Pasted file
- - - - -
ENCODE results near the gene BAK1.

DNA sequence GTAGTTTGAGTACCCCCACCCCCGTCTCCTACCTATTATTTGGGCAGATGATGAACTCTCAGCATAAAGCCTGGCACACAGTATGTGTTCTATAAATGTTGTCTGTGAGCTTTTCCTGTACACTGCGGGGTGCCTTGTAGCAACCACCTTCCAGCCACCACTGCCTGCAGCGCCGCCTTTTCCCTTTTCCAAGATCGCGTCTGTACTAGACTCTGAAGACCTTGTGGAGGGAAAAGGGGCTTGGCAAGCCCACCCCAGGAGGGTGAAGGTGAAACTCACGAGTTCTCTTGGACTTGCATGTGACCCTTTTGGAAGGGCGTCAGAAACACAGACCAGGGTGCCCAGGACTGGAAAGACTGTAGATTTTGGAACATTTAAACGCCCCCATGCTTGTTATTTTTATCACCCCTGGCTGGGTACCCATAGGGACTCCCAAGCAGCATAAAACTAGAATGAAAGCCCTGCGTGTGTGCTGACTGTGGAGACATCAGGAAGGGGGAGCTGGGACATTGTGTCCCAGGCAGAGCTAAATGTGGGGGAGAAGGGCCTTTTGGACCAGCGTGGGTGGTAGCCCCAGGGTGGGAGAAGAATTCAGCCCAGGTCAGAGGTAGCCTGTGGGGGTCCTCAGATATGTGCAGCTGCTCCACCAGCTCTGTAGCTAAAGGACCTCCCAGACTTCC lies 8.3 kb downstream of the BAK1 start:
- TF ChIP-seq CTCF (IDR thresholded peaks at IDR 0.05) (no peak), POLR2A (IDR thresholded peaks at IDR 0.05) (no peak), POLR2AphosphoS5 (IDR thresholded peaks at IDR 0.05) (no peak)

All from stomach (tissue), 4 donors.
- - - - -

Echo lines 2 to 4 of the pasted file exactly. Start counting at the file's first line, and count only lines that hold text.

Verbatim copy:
DNA sequence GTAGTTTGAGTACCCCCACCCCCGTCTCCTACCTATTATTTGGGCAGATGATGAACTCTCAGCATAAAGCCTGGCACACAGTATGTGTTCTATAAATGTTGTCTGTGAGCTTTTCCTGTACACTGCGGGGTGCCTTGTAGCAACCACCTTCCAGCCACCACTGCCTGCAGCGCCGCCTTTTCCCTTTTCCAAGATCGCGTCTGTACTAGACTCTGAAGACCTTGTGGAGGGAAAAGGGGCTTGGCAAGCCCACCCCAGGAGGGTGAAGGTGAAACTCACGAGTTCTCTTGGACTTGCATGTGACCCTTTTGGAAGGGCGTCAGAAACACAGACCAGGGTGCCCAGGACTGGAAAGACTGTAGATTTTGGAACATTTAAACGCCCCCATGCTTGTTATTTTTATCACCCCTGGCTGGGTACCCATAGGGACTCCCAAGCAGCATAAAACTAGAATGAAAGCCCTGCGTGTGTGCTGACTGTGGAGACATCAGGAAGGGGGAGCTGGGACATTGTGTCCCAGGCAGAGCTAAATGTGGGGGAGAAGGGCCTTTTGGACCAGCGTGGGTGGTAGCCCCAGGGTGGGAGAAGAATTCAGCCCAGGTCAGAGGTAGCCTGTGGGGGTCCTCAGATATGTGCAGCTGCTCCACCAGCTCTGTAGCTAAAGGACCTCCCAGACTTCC lies 8.3 kb downstream of the BAK1 start:
- TF ChIP-seq CTCF (IDR thresholded peaks at IDR 0.05) (no peak), POLR2A (IDR thresholded peaks at IDR 0.05) (no peak), POLR2AphosphoS5 (IDR thresholded peaks at IDR 0.05) (no peak)

All from stomach (tissue), 4 donors.